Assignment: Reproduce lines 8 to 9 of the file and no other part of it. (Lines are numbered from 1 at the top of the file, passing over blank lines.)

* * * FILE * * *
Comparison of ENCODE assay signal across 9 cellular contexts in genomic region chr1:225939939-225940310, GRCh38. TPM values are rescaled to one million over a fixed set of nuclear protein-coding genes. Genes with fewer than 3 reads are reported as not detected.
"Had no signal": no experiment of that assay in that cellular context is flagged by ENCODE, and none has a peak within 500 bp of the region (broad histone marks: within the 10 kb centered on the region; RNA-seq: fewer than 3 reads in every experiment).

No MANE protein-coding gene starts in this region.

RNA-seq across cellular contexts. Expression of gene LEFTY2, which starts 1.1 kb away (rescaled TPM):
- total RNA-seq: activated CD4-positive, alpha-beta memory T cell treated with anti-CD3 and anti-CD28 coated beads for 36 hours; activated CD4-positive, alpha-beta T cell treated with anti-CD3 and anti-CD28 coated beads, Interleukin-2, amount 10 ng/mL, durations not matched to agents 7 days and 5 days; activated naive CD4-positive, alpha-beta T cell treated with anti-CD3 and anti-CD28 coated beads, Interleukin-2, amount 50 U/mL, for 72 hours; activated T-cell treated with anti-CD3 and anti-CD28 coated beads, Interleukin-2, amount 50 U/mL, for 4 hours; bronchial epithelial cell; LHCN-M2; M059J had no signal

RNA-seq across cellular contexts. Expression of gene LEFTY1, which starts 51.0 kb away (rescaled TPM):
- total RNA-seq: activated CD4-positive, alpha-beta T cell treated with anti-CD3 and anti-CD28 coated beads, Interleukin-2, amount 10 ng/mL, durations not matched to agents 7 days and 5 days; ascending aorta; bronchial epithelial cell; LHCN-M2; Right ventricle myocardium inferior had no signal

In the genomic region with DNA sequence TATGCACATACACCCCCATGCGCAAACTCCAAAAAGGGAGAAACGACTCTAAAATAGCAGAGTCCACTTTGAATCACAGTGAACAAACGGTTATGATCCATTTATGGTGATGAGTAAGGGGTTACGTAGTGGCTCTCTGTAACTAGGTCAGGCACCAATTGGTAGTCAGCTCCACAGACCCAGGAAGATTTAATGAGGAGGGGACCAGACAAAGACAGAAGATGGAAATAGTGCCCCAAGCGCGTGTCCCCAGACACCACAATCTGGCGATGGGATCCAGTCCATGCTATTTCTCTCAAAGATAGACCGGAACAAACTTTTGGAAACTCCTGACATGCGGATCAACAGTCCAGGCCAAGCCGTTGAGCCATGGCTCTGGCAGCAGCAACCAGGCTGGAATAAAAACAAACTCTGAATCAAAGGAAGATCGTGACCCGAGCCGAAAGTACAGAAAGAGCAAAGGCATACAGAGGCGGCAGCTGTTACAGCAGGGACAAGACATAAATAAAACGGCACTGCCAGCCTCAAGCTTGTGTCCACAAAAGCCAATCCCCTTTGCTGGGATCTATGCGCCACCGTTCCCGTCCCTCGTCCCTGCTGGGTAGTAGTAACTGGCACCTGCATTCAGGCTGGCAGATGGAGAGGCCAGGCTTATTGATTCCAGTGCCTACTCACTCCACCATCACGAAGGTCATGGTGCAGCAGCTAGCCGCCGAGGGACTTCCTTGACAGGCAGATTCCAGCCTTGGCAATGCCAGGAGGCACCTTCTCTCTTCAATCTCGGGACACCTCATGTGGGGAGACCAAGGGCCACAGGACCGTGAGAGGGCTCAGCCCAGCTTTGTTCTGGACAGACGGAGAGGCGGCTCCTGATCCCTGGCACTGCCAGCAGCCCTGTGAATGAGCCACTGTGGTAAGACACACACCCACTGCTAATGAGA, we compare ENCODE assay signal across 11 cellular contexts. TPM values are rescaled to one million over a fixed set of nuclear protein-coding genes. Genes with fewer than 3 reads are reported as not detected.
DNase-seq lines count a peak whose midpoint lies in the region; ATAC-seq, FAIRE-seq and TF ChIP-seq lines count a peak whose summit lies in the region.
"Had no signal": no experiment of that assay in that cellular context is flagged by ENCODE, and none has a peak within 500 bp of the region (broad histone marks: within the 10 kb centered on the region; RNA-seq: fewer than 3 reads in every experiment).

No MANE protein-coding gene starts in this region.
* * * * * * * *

In the genomic region with DNA sequence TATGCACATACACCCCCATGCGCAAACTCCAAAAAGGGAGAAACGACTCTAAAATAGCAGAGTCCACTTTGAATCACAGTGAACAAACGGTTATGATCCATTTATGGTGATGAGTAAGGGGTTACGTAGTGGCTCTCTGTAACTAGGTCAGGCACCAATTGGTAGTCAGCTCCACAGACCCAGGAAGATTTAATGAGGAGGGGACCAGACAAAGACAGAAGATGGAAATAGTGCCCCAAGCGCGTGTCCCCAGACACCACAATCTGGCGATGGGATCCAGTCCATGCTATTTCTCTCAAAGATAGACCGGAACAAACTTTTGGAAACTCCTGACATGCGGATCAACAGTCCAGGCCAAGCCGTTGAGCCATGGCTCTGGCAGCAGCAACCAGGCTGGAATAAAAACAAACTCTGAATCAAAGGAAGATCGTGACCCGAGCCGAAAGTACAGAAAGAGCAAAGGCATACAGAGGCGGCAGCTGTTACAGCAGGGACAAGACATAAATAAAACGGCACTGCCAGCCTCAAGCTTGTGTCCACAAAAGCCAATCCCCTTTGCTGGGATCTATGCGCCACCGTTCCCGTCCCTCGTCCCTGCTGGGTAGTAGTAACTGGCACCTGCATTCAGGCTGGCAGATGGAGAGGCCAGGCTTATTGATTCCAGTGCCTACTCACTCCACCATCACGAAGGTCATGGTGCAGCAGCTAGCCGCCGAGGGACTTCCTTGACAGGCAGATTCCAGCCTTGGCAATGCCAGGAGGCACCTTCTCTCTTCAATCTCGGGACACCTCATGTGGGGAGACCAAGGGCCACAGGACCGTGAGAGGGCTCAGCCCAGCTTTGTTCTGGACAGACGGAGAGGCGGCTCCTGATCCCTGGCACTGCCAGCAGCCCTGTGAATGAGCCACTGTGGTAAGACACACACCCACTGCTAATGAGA, we compare ENCODE assay signal across 11 cellular contexts. TPM values are rescaled to one million over a fixed set of nuclear protein-coding genes. Genes with fewer than 3 reads are reported as not detected.
DNase-seq lines count a peak whose midpoint lies in the region; ATAC-seq, FAIRE-seq and TF ChIP-seq lines count a peak whose summit lies in the region.